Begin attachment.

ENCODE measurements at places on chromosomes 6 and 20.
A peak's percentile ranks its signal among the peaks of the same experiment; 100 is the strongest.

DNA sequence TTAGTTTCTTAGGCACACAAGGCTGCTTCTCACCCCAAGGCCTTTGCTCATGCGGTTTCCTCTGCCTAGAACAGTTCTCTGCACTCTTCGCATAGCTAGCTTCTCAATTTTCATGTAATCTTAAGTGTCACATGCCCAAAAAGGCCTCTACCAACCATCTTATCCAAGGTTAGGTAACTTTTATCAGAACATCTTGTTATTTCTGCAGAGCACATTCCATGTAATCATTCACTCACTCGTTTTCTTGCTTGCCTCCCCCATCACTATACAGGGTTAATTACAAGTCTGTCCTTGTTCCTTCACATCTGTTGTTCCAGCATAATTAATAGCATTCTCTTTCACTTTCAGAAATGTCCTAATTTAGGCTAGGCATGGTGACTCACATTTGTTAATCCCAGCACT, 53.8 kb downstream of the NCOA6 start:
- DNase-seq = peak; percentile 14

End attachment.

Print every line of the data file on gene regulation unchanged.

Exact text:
ENCODE measurements at places on chromosomes 6 and 20.
A peak's percentile ranks its signal among the peaks of the same experiment; 100 is the strongest.

DNA sequence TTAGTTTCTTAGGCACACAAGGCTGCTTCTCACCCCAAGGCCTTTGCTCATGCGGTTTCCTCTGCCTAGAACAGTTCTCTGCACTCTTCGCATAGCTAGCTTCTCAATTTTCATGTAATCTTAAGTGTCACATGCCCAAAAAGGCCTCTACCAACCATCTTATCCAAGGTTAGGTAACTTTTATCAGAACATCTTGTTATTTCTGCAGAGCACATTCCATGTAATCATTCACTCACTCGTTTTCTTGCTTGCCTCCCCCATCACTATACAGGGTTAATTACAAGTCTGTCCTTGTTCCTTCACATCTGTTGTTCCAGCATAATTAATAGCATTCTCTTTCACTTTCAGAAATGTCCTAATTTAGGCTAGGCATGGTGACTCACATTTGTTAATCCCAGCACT, 53.8 kb downstream of the NCOA6 start:
- DNase-seq = peak; percentile 14